Baghdad, Iraq Baghdad's streets were electric with tension Wednesday as U.S. officials confirmed the new security operation was under way. U.S. armor rushed through streets, and Iraqi armored personnel carriers guarded bridges and major intersections.
New coils of barbed-wire and blast barriers marked checkpoints that caused traffic bottlenecks. U.S. Apache helicopters whipped the air over parts of the capital where they hadn't been seen before.
But gunfire still rang out across the city, and some residents said they doubted life would get better. "Nothing will work, it's too late," said Hashem al-Moussawi, a resident of the Sadr City Shiite enclave who was badly wounded in a bombing in December.
Underlining the dangers, a U.S. Marine transport helicopter crashed northwest of Baghdad, killing all seven on board - the fifth American aircraft lost in Iraq in just over two weeks. A military statement did not give a cause for the crash, but a senior U.S. defense official in Washington said the CH-46 Sea Knight did not appear to have been hit by hostile fire. An Iraqi air force officer, however, said the chopper was downed by an anti-aircraft missile. An al-Qaida-linked Sunni group claimed in a Web statement that it was responsible.
The latest crash occurred five days after a U.S. Army Apache helicopter went down in a hail of gunfire north of Baghdad. Three other helicopters - two from the Army and one operated by an American security firm - also have crashed since Jan. 20. A total of 27 people - 23 U.S. service members and four American civilian contractors - were killed in the five crashes.
At checkpoints that seemed to have been thrown up overnight - some of them blocking half the lanes of traffic on wide streets - Iraqi police and army soldiers searched cars at random. Drivers and passengers had to get out and show identity papers.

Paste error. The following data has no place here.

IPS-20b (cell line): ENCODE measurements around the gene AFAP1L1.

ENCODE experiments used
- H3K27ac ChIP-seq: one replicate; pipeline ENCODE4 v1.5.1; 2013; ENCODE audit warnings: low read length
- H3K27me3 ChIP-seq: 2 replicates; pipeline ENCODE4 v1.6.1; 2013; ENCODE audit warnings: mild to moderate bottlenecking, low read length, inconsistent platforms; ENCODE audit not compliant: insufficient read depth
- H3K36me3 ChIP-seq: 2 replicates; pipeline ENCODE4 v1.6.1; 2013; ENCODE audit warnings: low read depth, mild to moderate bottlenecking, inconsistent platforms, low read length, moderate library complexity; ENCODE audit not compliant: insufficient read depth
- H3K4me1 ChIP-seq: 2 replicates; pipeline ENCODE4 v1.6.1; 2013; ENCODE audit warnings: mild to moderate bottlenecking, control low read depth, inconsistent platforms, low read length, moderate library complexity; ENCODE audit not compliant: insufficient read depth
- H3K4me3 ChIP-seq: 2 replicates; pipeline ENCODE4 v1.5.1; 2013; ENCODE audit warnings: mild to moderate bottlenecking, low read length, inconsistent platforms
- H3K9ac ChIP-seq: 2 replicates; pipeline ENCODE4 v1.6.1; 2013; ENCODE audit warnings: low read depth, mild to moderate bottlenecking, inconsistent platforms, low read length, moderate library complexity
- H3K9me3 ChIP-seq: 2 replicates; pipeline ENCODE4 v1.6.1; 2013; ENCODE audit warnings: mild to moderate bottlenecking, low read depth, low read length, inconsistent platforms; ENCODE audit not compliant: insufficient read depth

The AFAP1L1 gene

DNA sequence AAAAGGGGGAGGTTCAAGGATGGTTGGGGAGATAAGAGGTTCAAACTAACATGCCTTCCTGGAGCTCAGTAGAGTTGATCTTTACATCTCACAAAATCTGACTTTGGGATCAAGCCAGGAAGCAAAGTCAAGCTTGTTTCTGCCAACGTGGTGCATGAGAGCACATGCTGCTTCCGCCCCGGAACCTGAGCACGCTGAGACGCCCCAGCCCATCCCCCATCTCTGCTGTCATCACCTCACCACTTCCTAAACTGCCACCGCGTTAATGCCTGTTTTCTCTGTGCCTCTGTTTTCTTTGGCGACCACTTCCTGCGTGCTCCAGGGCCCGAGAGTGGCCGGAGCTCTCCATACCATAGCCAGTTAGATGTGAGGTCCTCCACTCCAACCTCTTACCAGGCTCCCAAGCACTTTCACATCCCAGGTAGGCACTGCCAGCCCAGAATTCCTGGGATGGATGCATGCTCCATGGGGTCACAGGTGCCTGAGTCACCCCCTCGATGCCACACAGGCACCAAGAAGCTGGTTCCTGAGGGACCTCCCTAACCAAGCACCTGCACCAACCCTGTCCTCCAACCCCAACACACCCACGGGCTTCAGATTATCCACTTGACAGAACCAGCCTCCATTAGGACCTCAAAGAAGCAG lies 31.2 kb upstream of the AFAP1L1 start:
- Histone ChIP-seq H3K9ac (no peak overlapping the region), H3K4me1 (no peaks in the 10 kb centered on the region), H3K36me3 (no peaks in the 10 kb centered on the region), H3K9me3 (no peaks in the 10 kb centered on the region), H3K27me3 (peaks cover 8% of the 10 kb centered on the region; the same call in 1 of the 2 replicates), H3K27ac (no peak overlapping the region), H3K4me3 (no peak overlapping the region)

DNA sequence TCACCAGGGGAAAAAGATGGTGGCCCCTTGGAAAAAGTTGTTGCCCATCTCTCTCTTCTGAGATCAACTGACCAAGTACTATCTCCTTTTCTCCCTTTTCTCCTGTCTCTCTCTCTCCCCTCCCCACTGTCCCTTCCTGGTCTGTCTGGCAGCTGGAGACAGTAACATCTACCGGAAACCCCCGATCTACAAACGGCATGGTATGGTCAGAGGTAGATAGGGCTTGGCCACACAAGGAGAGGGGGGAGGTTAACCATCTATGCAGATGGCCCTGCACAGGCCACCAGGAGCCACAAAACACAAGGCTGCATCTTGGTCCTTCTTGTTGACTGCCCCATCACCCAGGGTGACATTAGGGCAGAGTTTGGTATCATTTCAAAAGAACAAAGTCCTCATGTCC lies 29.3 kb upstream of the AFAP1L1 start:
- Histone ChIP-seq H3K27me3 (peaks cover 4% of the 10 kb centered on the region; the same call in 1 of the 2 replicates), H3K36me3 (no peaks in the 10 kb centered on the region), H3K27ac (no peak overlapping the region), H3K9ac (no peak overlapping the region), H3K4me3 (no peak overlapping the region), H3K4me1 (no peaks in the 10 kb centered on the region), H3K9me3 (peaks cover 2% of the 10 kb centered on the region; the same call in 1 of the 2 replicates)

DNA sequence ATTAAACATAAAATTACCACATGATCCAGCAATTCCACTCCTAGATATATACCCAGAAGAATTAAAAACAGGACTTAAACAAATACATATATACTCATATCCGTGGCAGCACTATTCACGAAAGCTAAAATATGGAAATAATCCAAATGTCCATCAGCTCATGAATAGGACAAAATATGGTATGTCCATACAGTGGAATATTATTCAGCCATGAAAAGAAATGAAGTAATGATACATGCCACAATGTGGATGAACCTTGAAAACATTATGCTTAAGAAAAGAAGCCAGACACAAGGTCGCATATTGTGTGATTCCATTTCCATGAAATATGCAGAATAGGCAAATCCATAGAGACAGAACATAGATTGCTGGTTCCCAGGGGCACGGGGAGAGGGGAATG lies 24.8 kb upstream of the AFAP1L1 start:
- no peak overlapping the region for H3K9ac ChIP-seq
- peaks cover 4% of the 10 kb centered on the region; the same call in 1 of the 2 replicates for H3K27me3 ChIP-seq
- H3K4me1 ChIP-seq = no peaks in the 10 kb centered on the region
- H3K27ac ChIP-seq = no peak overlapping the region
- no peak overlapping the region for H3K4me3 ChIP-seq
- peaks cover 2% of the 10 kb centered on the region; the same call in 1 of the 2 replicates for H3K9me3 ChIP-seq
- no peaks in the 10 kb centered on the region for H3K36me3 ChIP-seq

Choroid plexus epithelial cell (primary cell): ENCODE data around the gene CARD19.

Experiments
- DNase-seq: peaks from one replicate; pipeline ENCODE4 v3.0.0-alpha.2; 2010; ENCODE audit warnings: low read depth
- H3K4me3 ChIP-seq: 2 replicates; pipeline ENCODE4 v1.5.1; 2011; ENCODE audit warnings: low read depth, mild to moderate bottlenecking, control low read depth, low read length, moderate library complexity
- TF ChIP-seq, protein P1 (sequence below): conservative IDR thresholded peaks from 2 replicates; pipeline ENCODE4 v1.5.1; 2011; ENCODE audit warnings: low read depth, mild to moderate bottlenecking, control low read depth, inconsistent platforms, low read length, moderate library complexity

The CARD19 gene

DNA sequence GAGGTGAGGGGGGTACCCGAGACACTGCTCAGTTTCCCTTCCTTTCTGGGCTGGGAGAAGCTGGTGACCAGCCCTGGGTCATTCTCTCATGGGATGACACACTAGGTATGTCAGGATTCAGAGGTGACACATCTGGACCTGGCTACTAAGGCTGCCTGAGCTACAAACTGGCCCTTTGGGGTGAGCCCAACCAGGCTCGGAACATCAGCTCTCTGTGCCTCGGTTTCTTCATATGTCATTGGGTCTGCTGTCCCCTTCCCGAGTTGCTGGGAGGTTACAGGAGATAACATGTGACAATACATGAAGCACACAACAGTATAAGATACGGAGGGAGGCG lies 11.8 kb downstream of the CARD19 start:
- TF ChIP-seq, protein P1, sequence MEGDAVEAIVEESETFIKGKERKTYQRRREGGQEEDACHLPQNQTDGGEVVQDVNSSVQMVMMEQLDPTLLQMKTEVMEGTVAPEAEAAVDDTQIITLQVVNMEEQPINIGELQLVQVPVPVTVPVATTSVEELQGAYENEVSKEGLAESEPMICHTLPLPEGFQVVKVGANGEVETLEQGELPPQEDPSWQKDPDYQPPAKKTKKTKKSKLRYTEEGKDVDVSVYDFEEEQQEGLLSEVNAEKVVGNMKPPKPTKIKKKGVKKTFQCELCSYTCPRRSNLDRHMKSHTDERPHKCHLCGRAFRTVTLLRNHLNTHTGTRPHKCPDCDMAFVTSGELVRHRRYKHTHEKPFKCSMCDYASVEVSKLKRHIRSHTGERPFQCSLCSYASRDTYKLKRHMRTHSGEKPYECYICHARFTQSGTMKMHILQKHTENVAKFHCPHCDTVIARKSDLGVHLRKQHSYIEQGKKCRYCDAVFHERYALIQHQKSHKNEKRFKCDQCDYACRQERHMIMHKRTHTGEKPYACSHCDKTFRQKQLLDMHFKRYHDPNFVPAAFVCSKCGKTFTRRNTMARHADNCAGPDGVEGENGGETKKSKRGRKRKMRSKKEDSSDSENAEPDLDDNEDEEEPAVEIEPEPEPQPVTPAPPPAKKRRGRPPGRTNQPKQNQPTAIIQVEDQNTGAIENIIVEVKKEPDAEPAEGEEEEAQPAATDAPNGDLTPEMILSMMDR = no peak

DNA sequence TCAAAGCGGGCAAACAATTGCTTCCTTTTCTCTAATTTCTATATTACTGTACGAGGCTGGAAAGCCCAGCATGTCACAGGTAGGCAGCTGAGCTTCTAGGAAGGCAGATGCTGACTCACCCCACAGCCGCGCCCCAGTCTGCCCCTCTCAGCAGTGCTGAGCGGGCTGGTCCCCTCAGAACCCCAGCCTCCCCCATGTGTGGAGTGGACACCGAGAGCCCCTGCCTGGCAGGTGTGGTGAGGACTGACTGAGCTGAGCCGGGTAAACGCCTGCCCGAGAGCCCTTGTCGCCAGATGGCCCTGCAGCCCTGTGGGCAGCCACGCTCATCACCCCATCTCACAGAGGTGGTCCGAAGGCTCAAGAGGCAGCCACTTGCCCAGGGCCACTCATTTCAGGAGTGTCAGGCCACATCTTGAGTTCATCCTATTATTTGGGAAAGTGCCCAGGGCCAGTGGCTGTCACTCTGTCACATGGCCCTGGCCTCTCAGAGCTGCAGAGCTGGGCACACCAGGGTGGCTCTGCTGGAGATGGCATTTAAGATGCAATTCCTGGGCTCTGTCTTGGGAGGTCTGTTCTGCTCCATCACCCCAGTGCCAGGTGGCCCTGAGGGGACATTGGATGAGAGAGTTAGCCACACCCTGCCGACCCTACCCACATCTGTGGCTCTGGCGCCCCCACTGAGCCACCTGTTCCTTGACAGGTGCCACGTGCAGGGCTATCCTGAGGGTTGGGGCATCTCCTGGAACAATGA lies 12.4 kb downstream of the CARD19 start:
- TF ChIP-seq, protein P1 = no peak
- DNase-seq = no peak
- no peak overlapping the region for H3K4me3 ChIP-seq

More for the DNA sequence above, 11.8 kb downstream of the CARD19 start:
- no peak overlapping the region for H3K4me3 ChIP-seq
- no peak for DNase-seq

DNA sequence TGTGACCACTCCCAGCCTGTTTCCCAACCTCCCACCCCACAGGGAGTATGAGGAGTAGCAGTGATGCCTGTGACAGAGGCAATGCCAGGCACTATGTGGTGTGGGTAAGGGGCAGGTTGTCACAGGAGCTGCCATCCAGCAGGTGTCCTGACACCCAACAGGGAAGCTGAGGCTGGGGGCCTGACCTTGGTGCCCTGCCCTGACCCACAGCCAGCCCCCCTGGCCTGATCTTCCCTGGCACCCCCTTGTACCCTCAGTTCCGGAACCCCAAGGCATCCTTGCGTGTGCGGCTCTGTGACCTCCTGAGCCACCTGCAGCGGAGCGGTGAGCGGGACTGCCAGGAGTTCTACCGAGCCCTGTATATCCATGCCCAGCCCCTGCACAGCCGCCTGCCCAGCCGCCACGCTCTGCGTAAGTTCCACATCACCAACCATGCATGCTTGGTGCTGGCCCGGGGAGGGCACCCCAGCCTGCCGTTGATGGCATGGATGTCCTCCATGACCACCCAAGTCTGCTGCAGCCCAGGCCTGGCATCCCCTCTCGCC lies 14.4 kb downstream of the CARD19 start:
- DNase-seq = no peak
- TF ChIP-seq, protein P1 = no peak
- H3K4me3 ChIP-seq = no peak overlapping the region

Adding to the tension, Iraqi army and police convoys fired rounds into the air, warning motorists to make way for passing forces. The security troops drove over traffic medians and into incoming traffic.
Fear is evident
In parts of the city only a few shops were open, a reminder of the fear people have of more car and suicide bombings, which have hit Baghdad with regularity in recent weeks.
Lines outside gas stations stretched for more than a mile, as the city is experiencing its worst fuel crisis in months. Supplies are very low because refining capacity is down, a problem compounded by hoarding.
The streets became nearly deserted well before nightfall, a surprising sign of fear among a population that has lived through wars for much of the past 25 years. Those with money to spare, residents say, are stocking up on fuel for generators and on basic foodstuffs like flour, grains and potatoes.
With electricity available only about two hours a day in much of the city, residents also were buying candles and lanterns. The rickety stands of some outdoor food markets, a favorite target for suicide bombers, stood empty.
"We live hand-to-mouth and don't have money to stock up on anything," said Ibrahim Mohammed, a 78-year-old retired engineer from the Azamiya district. The predominantly Sunni area in northern Baghdad was likely to be high on the list of targets in the Baghdad security plan.
"No one goes to work anymore," Mohammed said.
Gunfire rang out across the capital, and the wail of police and ambulance sirens seemed incessant. The buzz of low-flying U.S. helicopters and growl of fighter jets was nonstop above a new crop of government posters and billboards speaking of Baghdad's struggle.
"Our streets are deserted and our blood is fair game," declared one that showed an empty street strewn with debris from a bombing.
Another billboard showed a young man weeping because he had not reported suspicious activity to authorities. "I should have done the right thing," he says.
Still another billboard message implored: "Be a hero and report suspicious behavior."